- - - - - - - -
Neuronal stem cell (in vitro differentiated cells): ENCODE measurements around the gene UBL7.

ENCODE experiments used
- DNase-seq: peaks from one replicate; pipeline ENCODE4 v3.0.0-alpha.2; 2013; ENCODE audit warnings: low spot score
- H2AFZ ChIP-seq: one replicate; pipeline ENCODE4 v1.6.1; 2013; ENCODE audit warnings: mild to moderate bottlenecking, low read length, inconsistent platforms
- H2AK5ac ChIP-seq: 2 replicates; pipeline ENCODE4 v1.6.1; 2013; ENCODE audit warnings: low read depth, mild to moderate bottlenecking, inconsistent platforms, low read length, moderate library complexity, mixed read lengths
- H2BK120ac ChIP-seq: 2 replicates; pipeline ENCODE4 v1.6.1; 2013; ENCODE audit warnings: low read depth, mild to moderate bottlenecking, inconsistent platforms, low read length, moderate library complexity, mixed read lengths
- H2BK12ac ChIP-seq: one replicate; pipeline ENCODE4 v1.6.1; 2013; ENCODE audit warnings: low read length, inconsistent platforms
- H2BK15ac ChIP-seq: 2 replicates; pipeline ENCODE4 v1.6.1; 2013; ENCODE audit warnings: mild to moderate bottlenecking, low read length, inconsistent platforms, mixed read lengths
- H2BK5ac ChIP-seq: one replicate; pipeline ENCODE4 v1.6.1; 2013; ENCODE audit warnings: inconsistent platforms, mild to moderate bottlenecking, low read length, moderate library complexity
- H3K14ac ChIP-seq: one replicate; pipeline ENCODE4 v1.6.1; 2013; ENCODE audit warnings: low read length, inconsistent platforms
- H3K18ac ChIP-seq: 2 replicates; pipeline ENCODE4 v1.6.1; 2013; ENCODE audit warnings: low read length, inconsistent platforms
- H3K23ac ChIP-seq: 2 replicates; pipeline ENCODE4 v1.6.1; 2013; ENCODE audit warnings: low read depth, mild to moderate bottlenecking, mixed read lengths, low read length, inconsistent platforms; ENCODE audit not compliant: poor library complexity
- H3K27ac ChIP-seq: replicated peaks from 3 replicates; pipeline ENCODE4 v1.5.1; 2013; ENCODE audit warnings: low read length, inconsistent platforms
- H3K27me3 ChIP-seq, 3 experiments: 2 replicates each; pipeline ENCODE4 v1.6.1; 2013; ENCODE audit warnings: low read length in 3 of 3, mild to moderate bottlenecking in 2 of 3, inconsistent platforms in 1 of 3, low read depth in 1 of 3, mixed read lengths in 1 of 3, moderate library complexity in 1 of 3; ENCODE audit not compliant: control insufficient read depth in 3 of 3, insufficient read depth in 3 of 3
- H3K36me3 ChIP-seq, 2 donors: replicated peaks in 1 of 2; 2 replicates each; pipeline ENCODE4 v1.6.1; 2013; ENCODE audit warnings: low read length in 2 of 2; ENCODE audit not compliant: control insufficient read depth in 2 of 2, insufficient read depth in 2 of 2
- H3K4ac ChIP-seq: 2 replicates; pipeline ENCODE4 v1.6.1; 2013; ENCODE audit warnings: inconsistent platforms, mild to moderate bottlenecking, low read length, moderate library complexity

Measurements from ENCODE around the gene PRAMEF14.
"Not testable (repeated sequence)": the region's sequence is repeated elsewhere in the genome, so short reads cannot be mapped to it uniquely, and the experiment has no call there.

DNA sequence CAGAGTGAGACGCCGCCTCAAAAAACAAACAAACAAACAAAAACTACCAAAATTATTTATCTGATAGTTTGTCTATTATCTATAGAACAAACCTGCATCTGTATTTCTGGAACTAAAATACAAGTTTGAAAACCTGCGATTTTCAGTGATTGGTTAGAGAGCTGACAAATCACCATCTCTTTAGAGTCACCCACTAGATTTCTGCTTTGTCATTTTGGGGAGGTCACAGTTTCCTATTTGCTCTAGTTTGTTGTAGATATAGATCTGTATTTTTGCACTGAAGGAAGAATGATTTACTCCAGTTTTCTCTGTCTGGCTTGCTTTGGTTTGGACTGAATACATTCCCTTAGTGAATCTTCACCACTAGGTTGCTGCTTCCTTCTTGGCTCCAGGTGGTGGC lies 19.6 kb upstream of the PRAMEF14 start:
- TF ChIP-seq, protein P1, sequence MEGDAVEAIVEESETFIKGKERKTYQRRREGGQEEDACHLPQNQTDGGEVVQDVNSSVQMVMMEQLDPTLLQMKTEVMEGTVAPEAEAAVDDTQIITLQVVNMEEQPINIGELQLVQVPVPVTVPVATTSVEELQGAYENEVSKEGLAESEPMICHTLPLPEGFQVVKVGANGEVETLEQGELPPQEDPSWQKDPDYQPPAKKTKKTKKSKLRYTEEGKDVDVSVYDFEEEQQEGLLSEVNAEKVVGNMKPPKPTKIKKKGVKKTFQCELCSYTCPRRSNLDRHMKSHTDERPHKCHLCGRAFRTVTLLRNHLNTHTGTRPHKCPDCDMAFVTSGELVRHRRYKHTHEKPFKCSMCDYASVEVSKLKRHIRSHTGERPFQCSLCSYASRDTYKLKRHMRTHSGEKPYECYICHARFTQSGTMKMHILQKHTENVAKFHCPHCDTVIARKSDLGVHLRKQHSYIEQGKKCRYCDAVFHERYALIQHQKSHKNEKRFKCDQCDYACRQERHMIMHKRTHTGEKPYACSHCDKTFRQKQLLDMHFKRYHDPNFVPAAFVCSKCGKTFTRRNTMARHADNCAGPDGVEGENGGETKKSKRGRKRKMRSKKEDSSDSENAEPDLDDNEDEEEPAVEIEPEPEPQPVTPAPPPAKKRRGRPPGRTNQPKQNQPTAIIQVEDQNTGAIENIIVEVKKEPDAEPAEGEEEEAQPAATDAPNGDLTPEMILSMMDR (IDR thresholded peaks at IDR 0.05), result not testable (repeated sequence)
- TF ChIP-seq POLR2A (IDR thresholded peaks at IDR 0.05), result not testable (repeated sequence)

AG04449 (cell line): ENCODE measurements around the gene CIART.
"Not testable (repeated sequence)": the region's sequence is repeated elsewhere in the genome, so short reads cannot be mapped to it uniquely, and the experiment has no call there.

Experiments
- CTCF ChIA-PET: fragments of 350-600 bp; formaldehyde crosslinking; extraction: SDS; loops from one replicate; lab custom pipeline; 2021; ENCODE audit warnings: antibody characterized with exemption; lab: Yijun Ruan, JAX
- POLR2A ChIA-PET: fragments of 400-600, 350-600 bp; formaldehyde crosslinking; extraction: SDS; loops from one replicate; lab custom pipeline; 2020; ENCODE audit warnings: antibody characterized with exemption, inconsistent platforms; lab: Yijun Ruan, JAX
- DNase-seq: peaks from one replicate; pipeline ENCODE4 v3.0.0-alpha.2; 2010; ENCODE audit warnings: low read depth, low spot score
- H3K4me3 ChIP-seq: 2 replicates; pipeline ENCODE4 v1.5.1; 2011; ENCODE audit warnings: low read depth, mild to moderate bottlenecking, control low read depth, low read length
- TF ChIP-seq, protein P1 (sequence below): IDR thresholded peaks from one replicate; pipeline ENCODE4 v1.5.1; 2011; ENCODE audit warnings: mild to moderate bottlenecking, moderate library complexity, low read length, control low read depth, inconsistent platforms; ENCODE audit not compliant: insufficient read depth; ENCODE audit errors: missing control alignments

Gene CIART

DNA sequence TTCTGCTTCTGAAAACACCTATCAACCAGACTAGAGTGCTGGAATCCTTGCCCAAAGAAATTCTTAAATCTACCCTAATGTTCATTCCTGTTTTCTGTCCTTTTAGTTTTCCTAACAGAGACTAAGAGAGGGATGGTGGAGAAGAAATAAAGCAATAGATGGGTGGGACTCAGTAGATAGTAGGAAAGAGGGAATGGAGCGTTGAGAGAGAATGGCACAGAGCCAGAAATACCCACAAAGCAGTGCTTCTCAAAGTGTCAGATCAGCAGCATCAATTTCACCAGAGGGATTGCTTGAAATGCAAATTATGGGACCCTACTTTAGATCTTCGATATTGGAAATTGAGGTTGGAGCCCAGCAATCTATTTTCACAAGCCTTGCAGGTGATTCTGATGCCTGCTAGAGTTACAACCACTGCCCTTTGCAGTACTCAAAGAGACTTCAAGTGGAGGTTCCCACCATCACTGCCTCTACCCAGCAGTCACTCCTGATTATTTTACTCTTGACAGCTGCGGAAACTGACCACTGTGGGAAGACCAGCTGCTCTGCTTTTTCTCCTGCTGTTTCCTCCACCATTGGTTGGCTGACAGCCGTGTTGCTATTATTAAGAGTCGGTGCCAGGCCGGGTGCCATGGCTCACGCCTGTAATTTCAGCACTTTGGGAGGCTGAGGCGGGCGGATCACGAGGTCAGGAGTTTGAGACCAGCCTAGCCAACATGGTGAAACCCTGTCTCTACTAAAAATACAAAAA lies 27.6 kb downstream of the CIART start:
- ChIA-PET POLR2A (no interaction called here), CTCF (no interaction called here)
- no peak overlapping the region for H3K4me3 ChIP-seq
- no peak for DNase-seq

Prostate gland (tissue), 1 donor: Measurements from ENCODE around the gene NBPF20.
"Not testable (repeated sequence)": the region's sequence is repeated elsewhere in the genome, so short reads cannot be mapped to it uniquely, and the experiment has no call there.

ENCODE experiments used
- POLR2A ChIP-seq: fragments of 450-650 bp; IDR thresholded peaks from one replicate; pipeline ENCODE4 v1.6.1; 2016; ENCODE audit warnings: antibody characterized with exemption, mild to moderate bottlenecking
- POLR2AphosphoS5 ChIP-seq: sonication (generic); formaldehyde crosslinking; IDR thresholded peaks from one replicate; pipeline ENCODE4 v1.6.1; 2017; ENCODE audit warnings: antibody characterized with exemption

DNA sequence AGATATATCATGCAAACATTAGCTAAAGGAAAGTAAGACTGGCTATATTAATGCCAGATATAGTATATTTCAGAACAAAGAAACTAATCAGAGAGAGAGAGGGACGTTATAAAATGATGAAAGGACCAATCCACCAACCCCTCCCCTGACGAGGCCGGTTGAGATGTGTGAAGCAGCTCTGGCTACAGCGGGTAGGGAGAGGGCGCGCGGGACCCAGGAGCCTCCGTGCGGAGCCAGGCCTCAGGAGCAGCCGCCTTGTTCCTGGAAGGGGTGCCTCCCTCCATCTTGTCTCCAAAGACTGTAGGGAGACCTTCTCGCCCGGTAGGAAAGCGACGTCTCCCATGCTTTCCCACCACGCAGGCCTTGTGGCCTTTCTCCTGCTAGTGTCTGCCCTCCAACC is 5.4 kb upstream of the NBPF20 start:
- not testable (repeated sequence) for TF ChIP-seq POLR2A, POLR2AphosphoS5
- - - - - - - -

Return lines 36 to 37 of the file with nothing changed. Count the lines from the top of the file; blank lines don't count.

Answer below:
"Not testable (repeated sequence)": the region's sequence is repeated elsewhere in the genome, so short reads cannot be mapped to it uniquely, and the experiment has no call there.

ENCODE experiments used